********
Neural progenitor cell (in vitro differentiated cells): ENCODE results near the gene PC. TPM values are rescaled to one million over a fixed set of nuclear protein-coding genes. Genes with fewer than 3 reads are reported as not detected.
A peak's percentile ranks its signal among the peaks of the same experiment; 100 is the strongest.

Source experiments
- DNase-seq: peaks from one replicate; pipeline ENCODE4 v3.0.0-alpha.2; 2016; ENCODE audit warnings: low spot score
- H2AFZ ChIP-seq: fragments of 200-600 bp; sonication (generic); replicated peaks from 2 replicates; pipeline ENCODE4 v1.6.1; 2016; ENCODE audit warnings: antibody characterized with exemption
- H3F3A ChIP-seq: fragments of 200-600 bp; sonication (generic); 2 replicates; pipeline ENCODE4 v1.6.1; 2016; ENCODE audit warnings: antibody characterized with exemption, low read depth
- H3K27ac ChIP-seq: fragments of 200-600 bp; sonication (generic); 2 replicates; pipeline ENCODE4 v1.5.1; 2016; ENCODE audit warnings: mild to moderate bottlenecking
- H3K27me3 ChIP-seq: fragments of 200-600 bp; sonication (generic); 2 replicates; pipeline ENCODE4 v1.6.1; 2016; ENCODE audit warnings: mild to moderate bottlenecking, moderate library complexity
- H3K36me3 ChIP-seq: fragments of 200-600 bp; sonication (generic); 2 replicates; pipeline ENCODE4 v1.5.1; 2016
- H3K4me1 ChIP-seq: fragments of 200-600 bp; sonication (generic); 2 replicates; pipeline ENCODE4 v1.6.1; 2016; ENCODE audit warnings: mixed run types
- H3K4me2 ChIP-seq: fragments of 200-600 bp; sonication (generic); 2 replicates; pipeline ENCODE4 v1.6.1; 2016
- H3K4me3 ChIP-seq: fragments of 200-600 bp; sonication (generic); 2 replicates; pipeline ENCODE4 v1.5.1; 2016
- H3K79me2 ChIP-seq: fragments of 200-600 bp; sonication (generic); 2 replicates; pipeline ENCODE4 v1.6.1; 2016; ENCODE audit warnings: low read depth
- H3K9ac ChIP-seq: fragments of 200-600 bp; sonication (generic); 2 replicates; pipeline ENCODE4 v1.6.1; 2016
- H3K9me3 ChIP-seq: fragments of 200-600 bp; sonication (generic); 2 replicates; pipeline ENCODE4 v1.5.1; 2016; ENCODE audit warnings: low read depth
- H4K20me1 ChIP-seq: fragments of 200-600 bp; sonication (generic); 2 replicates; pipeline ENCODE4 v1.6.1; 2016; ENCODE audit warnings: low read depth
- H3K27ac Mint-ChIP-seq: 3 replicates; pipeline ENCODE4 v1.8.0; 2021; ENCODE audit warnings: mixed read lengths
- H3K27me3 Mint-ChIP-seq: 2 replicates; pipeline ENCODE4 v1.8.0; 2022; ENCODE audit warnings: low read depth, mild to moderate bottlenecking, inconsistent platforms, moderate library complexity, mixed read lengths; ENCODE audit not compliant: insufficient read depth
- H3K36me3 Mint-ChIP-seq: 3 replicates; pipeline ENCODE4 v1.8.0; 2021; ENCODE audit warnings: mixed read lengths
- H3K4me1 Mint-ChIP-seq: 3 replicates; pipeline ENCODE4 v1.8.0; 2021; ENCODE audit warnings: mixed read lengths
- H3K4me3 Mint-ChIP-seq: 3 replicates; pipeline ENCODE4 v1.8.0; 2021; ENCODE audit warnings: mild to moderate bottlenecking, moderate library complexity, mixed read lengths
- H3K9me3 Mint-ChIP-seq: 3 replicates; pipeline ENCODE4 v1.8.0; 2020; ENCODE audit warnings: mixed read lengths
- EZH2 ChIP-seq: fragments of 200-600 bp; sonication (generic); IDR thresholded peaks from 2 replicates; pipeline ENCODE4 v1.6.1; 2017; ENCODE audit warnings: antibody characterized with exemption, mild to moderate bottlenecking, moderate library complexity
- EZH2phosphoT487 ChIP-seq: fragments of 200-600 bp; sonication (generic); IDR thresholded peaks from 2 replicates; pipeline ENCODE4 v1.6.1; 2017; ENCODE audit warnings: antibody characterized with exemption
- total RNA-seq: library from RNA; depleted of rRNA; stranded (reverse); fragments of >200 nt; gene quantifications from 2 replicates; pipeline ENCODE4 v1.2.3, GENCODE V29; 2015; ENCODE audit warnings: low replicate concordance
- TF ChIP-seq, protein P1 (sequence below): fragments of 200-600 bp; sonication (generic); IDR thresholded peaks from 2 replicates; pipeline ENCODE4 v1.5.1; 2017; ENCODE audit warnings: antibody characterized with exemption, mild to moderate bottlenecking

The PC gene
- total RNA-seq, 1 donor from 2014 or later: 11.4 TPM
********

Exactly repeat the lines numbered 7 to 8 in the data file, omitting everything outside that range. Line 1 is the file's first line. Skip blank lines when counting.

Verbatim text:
- H3K27ac ChIP-seq: fragments of 200-600 bp; sonication (generic); 2 replicates; pipeline ENCODE4 v1.5.1; 2016; ENCODE audit warnings: mild to moderate bottlenecking
- H3K27me3 ChIP-seq: fragments of 200-600 bp; sonication (generic); 2 replicates; pipeline ENCODE4 v1.6.1; 2016; ENCODE audit warnings: mild to moderate bottlenecking, moderate library complexity